On epidemiologists' standard assumption that every individual counts, vaccination programmes are intended to prevent epidemics by ensuring that each infected animal, on average, passes the disease on to less than one healthy animal. This implies that around two-thirds of all the wolves would need to be vaccinated. A programme that sought to save a species rather than individuals would allow each infected wolf to pass the disease on to more than one healthy animal and hence require fewer vaccinations. Dr Haydon and his colleagues have calculated, using data from a rabies outbreak in 2003, that vaccinating between 10% and 25% would suffice, provided veterinarians gave jabs to those wolves living in the narrow valleys that connect the subpopulations.
  If the threat of rabies arose every five years, targeting all the wolves in the corridors would cut the risk of extinction over a 20-year period by fourfold. If this were backed up by vaccinating a mere 10% of the wolves in the three connected meadows, the chance of extinction would drop to less than one in 1,000. Saving a few seems to be an efficient way of protecting the many.
  21. By citing prudent investors' idea, the author wants to illustrate that___________.
  [A] conservationists got inspirations from it.
  [B] endangered animals can be protected in a similar way.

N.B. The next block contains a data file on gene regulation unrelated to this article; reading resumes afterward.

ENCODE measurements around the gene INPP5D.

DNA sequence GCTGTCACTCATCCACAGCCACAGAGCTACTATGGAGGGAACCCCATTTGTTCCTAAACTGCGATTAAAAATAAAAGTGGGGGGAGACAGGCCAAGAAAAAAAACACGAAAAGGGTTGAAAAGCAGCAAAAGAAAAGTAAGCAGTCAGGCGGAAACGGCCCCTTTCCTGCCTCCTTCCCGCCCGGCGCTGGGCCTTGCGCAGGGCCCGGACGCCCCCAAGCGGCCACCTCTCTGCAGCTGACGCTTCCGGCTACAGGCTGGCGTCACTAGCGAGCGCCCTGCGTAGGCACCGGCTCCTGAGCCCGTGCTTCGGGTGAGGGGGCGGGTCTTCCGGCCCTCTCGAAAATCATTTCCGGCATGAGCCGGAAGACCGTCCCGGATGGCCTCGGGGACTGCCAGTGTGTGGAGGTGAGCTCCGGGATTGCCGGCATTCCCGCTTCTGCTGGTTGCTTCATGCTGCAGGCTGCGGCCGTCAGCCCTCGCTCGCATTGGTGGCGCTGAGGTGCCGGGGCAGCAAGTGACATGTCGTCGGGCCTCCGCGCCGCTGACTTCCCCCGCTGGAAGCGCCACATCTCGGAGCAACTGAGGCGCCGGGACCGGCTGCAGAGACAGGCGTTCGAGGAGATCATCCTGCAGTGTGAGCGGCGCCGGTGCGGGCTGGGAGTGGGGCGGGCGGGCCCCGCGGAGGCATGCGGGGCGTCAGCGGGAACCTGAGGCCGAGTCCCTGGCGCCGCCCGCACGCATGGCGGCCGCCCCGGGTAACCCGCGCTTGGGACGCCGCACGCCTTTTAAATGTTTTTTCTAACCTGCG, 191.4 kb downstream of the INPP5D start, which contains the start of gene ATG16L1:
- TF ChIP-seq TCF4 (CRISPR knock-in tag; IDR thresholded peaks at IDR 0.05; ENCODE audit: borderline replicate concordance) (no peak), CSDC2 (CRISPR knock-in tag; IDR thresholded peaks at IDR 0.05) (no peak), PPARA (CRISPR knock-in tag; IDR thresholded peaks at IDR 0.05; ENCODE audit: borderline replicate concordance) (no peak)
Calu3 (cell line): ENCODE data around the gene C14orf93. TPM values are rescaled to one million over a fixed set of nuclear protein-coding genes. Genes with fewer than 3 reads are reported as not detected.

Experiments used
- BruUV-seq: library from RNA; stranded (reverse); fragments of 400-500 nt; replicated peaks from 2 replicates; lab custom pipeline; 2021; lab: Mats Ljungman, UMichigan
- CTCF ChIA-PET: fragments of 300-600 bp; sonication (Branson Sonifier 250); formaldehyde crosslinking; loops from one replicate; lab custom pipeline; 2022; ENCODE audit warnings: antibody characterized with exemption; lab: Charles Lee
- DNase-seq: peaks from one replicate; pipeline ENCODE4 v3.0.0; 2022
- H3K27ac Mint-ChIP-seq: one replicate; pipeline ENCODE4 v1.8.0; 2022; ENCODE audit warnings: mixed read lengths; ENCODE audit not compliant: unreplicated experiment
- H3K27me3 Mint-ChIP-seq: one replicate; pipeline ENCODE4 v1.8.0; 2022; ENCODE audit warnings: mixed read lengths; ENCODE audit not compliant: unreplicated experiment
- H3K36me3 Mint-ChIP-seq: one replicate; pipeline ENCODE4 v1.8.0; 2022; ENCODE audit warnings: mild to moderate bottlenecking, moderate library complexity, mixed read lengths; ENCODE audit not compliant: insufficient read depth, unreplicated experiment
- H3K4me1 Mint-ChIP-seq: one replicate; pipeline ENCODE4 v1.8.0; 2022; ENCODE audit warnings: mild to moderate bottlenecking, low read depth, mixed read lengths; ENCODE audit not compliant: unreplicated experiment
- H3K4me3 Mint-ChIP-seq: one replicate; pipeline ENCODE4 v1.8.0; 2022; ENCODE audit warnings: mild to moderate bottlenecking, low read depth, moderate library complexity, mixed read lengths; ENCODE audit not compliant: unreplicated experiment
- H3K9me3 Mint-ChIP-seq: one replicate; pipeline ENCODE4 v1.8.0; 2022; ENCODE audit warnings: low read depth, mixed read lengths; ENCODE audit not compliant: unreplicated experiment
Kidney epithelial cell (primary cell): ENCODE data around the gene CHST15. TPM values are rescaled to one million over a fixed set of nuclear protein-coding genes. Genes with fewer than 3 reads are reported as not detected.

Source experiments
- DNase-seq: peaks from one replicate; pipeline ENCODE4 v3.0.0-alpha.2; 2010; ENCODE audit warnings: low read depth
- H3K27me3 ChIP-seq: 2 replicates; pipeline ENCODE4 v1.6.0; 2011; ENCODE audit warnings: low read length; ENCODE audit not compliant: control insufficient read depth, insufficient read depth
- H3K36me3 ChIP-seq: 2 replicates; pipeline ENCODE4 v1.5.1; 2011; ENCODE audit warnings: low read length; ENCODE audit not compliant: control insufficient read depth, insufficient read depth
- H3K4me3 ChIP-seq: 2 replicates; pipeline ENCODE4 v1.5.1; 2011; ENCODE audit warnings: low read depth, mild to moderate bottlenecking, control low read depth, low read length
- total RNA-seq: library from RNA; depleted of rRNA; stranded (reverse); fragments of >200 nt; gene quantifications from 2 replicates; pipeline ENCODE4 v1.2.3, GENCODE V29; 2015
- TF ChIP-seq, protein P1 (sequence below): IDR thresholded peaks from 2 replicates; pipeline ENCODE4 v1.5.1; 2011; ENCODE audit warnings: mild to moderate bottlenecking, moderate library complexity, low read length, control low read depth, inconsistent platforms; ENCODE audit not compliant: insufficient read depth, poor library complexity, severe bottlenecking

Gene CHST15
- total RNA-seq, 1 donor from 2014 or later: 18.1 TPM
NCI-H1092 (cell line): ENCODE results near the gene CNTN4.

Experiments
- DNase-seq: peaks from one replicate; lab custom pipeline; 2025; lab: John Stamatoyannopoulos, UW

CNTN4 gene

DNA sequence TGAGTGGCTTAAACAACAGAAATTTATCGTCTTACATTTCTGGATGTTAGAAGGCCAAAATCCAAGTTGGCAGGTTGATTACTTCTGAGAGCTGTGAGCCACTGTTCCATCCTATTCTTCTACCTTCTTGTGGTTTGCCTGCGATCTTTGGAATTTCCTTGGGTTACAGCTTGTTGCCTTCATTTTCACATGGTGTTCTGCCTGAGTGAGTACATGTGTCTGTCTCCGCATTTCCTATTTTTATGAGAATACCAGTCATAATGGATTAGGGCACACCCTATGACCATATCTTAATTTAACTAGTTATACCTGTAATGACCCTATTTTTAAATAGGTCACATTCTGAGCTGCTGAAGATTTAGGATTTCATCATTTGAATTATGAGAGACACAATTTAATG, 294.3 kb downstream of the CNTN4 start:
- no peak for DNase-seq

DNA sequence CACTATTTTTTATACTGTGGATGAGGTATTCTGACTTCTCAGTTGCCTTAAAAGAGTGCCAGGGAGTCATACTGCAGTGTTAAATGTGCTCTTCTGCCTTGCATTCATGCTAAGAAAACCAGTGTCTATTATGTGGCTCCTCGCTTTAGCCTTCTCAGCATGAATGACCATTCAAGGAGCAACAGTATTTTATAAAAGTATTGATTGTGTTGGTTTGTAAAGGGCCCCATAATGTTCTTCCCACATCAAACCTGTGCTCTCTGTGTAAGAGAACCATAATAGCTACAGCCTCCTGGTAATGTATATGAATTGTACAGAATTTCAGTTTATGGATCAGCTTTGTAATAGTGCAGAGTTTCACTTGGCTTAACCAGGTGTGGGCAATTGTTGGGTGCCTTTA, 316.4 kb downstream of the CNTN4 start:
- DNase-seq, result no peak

[C] the prospects of some species depend on conservation.
  [D] the subpopulations will die without being put into different groups.
  22. The Ethiopian wolf___________.
  [A] is facing the risk of extinction as the rarest carnivore.
  [B] is separated into three groups to achieve survival.
  [C] lives in narrow valleys in the Bale Mountains.
  [D] has altogether 350 alive in the world.
  23. The idea that nearly all the wolves would need to be vaccinated___________..
  [A] is due to that rabies carried by dogs is epidemic.
  [B] is very easy to be realized by local medical administration.
  [C] is based on the thinking that every wolf is necessarily protected.
  [D] is supported by Dan Haydon of the University of Glasgow.
  24. From the last two paragraphs, we know that___________.
  [A] if each individual counts, one-third of wolves have to be vaccinated.
  [B] Dr. Haydon proved epidemiologists' standard assumption is right.
  [C] to vaccinate 10% to 25% of wolves living in the connected meadows is enough.
  [D] it takes 20 years to reduce risk of extinction if all the wolves are targeted.
  25. The main purpose of the text is to___________.
  [A] show the dangers Ethiopian wolves are facing with.
  [B] inform people of the prospects Ethiopian wolves.
  [C] teach how to divide Ethiopian wolves into groups.
  [D] tell how to protect Ethiopian wolves from rabies.